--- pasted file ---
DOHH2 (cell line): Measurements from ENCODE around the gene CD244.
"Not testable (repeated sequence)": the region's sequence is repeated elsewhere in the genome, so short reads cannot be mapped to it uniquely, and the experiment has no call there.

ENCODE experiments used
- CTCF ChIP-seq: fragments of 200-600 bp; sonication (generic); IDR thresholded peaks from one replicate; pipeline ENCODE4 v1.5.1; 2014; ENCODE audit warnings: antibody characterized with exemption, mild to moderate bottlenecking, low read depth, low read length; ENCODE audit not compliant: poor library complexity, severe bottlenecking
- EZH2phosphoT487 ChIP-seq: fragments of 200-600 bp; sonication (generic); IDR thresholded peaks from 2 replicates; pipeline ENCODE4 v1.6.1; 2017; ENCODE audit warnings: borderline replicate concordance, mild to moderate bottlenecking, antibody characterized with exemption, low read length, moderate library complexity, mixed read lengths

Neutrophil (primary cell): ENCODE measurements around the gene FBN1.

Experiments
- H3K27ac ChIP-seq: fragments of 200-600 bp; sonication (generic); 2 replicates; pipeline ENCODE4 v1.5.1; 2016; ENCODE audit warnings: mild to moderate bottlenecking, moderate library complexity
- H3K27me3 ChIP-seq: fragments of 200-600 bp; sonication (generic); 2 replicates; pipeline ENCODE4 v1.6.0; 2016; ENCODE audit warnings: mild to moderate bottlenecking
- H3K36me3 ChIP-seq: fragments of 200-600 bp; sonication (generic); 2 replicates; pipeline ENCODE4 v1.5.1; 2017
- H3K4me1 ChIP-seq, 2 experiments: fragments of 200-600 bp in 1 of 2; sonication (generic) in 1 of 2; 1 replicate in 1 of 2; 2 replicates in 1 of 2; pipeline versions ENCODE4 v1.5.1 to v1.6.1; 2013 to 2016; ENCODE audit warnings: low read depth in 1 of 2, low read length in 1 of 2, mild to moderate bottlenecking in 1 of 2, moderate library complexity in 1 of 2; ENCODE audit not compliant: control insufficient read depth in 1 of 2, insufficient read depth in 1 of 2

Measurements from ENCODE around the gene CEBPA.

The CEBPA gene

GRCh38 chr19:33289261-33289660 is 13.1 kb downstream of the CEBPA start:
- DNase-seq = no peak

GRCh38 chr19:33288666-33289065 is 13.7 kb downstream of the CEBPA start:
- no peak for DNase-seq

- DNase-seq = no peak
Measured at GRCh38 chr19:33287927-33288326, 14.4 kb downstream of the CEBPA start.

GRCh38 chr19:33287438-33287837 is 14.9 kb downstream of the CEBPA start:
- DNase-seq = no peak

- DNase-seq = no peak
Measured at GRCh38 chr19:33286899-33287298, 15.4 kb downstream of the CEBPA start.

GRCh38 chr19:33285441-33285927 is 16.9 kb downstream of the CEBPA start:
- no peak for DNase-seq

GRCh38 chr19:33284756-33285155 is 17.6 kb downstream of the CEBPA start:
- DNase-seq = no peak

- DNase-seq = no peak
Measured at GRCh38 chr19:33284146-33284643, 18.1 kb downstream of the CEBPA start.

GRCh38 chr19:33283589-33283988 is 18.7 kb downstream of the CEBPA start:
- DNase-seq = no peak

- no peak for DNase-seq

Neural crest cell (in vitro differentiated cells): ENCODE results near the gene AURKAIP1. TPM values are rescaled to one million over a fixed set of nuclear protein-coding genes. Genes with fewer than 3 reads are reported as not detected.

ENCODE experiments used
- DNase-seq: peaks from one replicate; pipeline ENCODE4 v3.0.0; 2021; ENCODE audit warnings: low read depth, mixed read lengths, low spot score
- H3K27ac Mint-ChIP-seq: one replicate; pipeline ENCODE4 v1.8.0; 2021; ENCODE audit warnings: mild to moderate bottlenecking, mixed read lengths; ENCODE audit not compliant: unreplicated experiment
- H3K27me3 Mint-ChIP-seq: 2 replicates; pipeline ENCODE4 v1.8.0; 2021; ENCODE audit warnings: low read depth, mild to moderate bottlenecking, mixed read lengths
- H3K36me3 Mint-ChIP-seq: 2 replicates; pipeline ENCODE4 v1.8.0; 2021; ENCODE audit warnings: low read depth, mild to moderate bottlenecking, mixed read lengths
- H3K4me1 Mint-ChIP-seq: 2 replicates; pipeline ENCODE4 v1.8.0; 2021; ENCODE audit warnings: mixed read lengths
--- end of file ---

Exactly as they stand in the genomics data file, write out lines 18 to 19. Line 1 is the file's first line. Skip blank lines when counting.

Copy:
- DNase-seq = no peak
Measured at GRCh38 chr19:33287927-33288326, 14.4 kb downstream of the CEBPA start.